Amazon Availability Zones are such a fucking lie. ("Shared nothing, and an outage affecting one will not affect other Zones in the Region.")
I've seen more failures which take out multiple AZs than which take out only a single AZ. So, a prudent person would split their application across regions (which are relatively shared nothing, except for admin/account level stuff), but Amazon goes out of its way to not make that easy -- you're using the public Internet, pay higher costs, etc.
The right choice is probably EC2 plus a non-EC2 provider (your own hosted stuff, another cloud (?), etc.), with protection in case either goes down. But that is a relatively lot of work, and if you're on a PaaS like Heroku which is 100% at risk to EC2, you can't do it.
You should at least know there is an outage to have something to tell your downstream customers. It is really embarrassing to have a customer (or your boss) call to report an outage you don't yet know about, even if there is fuck all you can do to resolve it. Basic principle of ops.
If my case can help you, my company uses services of one company for load-balancing trafic across multiple CDN/Cloud. We are no longer impacted by the failure of some providers. You can read this http://tinyurl.com/7pwfza7 (i'm user, not vendor)
Do you work for a DNS provider or CDN or something (so as to see this in near realtime)? Envy.
I haven't seen a lot of people using both EC2 and Terremark for the same app -- kind of different markets. Not technically unreasonable, but Terremark seems to be more enterprise IT outsourcing, and EC2 (followed at very far remove by the other clouds, including Rackspace) being Internet-delivered consumer, etc. apps, or at least larger scale public services.
Here's an idea I've thought about but don't have time to do anything with: a peer-to-peer monitoring network, so each new server on each new network makes it more robust. No idea how the details would work out.
That gets done for network/application performance monitoring (alternatives to keynote, gomez, etc., and is how some of their own products work). It's kind of overkill for basic application level monitoring -- there's a tradeoff between number of endpoints checking and frequency of checks. I guess you could round-robin checks across a larger number of end nodes, too, to get both.
We're set up across multiple AZs in the affected region, and all we had was a few minutes of failed requests to one AZ until our systems automatically shifted all the traffic to another.
Even the major day-long outage last year because we had (at the time) not really spread ALL our core systems across multiple AZs. We just re-launched those systems on another AZ and everything was up and running again.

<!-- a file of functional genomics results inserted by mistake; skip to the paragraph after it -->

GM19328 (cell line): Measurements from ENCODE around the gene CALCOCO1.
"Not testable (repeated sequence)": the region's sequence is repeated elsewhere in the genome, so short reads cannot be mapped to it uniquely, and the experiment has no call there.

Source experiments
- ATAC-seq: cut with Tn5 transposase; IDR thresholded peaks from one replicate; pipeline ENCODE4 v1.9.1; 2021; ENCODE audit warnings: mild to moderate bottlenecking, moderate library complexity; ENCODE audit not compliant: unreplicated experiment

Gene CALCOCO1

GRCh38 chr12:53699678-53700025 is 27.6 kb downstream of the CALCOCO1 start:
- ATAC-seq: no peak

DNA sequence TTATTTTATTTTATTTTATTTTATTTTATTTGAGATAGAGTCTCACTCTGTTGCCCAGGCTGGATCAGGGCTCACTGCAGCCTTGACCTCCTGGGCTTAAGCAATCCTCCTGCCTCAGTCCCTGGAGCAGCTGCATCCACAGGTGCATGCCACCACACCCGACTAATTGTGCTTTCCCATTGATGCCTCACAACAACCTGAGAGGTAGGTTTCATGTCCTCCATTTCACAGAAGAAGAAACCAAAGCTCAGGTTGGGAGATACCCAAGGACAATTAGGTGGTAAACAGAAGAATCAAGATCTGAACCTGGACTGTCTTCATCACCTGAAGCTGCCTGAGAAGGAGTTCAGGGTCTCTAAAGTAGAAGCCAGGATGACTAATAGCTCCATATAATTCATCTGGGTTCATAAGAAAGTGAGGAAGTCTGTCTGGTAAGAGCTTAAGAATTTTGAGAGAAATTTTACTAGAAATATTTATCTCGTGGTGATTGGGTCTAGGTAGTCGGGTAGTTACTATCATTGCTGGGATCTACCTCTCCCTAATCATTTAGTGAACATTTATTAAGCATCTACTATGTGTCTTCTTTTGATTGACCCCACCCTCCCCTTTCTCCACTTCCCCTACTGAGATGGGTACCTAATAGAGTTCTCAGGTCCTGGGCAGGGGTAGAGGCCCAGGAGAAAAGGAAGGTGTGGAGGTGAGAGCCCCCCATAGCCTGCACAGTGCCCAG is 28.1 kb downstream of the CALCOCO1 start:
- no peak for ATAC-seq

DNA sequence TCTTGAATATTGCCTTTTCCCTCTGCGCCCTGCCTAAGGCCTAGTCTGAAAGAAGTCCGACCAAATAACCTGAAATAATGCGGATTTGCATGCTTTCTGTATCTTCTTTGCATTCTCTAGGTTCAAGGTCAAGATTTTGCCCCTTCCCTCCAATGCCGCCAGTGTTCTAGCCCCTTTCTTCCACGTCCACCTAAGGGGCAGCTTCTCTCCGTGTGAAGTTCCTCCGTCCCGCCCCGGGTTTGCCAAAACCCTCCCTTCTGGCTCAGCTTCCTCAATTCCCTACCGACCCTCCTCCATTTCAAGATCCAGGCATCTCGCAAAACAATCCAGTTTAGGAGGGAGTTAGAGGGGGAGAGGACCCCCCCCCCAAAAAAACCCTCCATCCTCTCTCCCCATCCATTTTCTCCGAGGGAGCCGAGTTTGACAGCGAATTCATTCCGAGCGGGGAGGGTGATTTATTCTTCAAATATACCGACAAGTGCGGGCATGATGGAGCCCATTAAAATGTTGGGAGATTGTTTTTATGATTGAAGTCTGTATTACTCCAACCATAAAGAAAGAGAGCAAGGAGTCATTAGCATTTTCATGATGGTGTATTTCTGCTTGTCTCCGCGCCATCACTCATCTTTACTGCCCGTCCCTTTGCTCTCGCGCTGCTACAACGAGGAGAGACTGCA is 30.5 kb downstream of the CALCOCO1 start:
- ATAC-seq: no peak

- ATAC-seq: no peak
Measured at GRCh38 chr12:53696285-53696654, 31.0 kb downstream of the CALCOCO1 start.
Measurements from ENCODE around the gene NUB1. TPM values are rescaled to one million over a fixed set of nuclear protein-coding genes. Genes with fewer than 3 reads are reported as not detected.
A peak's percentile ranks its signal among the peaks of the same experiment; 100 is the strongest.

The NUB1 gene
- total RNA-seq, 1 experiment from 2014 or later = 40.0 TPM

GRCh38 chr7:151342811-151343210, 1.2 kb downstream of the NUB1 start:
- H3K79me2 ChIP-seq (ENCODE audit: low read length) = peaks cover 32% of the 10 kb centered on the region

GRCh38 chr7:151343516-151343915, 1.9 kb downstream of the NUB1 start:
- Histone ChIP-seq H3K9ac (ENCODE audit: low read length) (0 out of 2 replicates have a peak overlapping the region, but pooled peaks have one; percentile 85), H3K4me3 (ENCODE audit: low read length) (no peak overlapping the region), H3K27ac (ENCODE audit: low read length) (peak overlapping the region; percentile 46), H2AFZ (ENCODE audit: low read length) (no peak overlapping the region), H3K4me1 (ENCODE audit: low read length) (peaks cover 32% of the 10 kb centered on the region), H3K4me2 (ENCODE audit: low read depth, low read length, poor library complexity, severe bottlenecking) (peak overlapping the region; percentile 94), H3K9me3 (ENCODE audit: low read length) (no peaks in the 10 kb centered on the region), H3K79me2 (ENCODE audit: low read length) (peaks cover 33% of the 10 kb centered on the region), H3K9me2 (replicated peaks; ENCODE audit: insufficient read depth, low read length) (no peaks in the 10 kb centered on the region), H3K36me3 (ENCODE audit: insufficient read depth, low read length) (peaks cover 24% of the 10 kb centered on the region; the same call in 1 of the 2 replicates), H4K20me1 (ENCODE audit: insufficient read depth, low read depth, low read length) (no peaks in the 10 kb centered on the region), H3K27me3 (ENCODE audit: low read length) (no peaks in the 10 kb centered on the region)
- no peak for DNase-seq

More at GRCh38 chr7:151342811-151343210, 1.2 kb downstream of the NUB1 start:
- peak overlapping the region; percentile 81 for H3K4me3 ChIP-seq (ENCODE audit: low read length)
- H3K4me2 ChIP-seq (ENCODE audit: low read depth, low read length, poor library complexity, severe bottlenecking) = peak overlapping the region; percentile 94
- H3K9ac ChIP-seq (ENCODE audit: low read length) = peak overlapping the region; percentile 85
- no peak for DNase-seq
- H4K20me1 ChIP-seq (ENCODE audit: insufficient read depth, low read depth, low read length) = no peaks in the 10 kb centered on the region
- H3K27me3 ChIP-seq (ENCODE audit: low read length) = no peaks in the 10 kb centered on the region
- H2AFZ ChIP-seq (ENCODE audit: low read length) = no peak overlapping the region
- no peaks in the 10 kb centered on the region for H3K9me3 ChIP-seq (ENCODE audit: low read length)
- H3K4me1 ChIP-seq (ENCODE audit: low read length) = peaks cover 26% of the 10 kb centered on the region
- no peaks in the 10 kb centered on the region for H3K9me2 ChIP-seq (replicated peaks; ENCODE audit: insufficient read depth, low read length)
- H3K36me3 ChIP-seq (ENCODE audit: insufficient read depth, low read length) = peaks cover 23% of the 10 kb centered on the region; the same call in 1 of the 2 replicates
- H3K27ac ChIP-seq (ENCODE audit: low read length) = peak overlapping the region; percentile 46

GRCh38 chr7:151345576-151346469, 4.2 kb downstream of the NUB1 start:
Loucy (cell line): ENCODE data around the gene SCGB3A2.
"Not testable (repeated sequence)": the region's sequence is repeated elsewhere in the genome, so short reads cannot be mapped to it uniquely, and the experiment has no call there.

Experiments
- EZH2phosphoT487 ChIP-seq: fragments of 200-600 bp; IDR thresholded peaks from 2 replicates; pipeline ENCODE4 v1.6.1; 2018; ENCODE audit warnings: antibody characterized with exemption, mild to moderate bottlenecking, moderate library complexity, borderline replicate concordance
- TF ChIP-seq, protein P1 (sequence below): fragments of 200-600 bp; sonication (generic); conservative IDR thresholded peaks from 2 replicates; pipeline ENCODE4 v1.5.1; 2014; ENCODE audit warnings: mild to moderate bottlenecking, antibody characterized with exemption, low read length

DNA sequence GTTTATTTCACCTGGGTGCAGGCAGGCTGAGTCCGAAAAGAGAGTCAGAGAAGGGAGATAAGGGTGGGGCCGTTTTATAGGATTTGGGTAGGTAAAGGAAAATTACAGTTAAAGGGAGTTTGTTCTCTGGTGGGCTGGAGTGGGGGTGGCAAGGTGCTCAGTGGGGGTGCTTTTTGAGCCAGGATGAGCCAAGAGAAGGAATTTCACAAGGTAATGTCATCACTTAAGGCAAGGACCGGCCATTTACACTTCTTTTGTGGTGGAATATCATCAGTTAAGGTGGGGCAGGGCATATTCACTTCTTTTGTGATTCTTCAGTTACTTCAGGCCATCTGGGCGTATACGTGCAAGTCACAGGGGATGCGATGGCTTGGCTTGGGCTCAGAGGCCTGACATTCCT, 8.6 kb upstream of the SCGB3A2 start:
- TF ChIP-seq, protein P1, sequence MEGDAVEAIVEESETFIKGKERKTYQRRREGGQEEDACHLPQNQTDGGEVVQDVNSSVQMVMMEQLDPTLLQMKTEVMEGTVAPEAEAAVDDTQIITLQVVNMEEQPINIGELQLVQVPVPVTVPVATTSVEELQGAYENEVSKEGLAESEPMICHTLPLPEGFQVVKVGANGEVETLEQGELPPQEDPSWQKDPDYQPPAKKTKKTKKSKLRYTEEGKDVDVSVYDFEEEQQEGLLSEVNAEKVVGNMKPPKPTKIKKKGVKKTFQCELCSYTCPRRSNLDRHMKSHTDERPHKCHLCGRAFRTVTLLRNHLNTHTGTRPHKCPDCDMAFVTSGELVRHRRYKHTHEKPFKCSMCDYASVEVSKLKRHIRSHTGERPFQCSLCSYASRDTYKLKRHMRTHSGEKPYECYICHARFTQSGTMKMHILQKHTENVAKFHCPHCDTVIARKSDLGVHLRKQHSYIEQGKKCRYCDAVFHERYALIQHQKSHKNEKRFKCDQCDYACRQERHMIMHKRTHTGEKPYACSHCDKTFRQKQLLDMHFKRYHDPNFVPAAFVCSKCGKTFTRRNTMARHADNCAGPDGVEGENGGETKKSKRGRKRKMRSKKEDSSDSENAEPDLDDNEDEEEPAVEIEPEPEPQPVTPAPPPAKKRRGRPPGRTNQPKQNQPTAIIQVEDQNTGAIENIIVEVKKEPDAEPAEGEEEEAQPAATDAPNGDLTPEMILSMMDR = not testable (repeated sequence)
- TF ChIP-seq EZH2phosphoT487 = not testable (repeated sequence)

AZs are supposed to be distinct datacenters within a single region. If all of your customers are in (e.g.) APAC, it's not unreasonable to put all your online processing within APAC, with high bandwidth connectivity between them and from each to customers. You might not be able to do master-master over extremely long distances for performance reasons under normal conditions, but you'd keep warm or cold backups totally out of the area. There are a lot of factors which go into the decision, but there are definitely times when 2 datacenters (often run by separate providers) with independent connectivity, but both within a specific distance, makes more sense than extreme separation.
It's sad how people knew how to do this stuff ~2002-2006 and then forgot it all (or just stopped caring) once the delicious cake of cloud appeared.
You missed my point: this is not a cloud problem except to vendors looking to sell non-cloud hosting. Any region is vulnerable - some clown with a backhoe, congestion / DDoS, routing screwups, etc. have taken out data centers in entire areas (Los Angeles, SF, NY, etc.) even when providers thought they had more redundancy. If you really need it, you spend the money on wide geographic separation.
For this reason I'm using a set of different VPS servers running on both Linode (UK datacenter) and Slicehost (US datacenter).
So separate datacenters, admin layer, providers and also important: billing.
Running a high available cluster in this setup isn't trivial though, mostly due to network splits. It works quite well for specific purposes where availability is more important than data integrity. (remote monitoring in this case)
That my plan too. By using dual clouds (again in UK and US), we're getting the highest failover protection we can afford. I can't afford our e-commerce platform to be down and the evidence shows that a single cloud is robust enough. We call it "Cloud Docking" :)
What's funny is that this is what I find myself doing instinctually when I encounter an outage or high latencies on ANY service or site. Heroku (recent process startup woes), Google Apps (slowdowns, specifically Gmail), Amazon (when its hammered by traffic to big deals), etc etc.
I second the comment above suggesting a "crowdsourced" status app monitoring twitter. Although it's no consolation for service interruptions, it does at least keep you sane knowing the problem is elsewhere.
What does it matter if Twitter goes down? The odds of it happening for an extended time right at the beginning of an EC2 outage are rather small, and even in that worst-case scenario, it doesn't really put us in any worse of a position than we're in now.